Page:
Tom Bourbon [940831.1456]

[From Rick Marken (940830.1420)] who wrote in reply to:

Martin Taylor (940830 13:40) who had earlier written about passive

statistical analyses by nervous systems. Here, Martin was replying to Rick's

question:

Martin:

What's a statistic? I learned the word as meaning the reduction of a set

of values to one or a few representative values, such as, indeed, means,

variances, etc.

Rick:

Actually, a _statistic_ is a measure of some characteristic of a sample (such

as the mean or variance of the sample values) that is used as an _estimate_

of the corresponding characteristic of the population from which the sample

was taken. The corresponding characteristic of the population is called a

_parameter_. Sample statistics are used to estimate ppoulation parameters.

The sample mean is used as an estimate of he population mean. Remember?

And so far as we know, _all_ of the sampling and calculations necessary to

produce these estimates are performed (more or less) knowingly by an entire

human being, or by a surrogate for a human being. Discussions of statistical

computations by small parts of human beings are metaphorical, in much the

same way that discussions in which nervous systems are said to transmit,

receive, or process information are metaphorical. Individual sensory

neurons do not sample selected parameters of the environment and then

calculate descriptive statistics (most-representative scores, ranges,

correlations, etc) or perform inferential statistical procedures (tests for

differences and their levels of significance, etc), or do they?

So, when you say that the perceptual input function computes a statistic I

hear you saying that perceptions are _estimates_ of what is really out

there.

To me, that is the _direct_ implication of the popular metaphor in which

sensory neurons perform statistical analyses on "features" of the

environment. If the metaphor is intended to be strict, then those

statistical procedures would be performed upon, and their results would then

comprise estimates of, something "real" in the environment. To determine the

adequacy of the statistical analyses, a person would compare the original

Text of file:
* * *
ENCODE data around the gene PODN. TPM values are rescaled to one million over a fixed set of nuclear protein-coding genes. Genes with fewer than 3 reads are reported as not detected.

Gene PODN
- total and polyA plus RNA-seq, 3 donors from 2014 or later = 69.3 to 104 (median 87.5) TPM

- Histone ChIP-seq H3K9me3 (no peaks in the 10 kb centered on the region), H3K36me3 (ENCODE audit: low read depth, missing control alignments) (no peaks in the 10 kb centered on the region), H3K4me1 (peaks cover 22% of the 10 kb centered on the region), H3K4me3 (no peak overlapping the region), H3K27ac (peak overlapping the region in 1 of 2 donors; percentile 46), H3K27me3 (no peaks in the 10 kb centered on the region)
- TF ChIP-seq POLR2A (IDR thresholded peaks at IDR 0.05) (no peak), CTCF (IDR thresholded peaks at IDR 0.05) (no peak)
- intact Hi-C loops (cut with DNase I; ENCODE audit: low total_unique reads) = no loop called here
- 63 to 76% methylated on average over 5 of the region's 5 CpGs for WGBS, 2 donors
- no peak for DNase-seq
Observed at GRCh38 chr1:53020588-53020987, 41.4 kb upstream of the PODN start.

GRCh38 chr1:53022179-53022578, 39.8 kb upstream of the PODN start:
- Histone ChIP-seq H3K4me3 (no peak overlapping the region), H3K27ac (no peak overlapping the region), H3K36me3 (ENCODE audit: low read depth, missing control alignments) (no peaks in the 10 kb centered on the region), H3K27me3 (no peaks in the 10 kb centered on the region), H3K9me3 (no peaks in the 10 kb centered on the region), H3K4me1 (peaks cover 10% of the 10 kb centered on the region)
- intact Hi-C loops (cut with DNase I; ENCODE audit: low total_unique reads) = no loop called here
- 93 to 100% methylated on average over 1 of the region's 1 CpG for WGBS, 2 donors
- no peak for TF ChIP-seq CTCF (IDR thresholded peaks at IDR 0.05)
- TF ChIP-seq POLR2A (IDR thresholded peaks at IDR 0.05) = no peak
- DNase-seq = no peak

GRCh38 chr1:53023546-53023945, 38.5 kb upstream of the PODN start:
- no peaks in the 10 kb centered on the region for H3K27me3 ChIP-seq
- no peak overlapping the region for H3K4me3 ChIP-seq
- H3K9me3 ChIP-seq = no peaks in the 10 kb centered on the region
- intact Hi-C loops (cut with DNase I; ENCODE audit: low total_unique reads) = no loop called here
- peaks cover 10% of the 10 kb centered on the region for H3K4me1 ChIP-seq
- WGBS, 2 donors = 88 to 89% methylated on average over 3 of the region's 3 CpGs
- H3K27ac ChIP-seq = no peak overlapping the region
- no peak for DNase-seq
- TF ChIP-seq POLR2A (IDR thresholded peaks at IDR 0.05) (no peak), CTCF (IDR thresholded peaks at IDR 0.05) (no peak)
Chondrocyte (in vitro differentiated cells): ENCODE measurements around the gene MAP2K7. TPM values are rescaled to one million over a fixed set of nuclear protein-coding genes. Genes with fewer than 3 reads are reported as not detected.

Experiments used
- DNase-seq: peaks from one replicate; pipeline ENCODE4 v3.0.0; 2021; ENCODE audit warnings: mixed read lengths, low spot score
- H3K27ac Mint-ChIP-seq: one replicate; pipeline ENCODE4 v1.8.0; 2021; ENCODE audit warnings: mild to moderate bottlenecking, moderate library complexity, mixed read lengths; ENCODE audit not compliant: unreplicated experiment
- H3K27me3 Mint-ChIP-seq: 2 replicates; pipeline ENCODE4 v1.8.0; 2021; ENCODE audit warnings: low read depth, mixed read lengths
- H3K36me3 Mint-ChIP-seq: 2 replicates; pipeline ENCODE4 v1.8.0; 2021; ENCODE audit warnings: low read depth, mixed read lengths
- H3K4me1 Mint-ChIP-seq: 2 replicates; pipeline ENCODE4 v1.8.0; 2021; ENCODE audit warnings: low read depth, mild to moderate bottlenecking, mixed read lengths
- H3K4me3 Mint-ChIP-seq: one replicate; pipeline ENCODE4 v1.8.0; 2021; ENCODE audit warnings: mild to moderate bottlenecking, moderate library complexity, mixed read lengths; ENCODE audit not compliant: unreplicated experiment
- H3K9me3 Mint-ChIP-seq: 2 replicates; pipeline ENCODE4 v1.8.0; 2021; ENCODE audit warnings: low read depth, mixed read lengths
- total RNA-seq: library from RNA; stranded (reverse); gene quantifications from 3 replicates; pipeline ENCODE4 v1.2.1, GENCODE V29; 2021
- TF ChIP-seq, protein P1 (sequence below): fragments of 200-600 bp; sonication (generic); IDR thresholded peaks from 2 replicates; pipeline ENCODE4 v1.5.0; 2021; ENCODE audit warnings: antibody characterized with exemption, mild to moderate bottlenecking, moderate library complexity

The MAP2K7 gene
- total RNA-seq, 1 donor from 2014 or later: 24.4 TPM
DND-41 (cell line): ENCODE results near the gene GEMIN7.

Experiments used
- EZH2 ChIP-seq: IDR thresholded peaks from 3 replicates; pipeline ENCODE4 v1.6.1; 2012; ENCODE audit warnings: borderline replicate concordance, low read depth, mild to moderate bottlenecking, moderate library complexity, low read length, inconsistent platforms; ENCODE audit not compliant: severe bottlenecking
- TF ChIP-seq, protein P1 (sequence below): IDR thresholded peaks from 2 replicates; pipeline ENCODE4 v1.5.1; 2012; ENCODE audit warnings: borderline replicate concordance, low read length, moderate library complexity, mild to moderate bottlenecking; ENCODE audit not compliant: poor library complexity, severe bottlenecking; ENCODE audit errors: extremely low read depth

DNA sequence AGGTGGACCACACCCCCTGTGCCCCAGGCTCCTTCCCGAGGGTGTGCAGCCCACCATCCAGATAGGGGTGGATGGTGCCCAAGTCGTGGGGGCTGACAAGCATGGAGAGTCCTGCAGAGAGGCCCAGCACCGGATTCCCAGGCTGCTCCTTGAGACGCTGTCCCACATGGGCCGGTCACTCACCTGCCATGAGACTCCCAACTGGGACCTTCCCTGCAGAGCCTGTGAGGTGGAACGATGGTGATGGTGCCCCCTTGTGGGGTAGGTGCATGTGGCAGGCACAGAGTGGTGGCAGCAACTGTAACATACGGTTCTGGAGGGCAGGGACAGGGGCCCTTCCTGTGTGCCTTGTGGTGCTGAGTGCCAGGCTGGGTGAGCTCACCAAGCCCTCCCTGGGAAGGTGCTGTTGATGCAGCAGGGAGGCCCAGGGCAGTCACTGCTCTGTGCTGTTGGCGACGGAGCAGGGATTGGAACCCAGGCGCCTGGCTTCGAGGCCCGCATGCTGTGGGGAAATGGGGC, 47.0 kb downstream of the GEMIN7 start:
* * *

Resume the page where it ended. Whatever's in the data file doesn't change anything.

environmental parameters with the statistical estimates of those parameters.

When the metaphor is applied to nervous systems, all of these analyses and

comparisons are said to occur within individual neurons, but in fact they

require an entire person with access to all of the required data. The

limits on the plausibility of the statistical metaphor are similar to those

when the information metaphor is applied, as Rick also said:

Of course, this is exactly the information theory view of perception;

the senses transmit information to the brain about what is actually out

there. The brain is a statistician using perceptual statistics to estimate

real world parameters. This is quite a different picture of perception

than that given by PCT.

Nice understatement, Rick.

In PCT, perception is a functional analog of an

aspect of the external world that is defined by the perceptual function. The

perceptual function could compute the mean or variance of its inputs; so the

perceptual signal's value could represent variations in the mean or variance

of the inputs to the perceptual function. But this perceptual signal is not

an _estimate_ of anything (the mean or variance it represents if not computed

as a statistic); it is simply a perceptual variable.

Yes. A perceptual signal is a perceptual signal is an analog of

-- something? Speaking strictly, a perceptual signal _is_; it is not

"about."

One interesting question is just how far the computation of these statistics

reduces the number of degrees of freedom available in the input, because

it is that reduction that determines the magnitude of the alerting problem.What is an "alerting problem"? How do you "alert" a control system?

Interesting questions. Martin?

Later,

Tom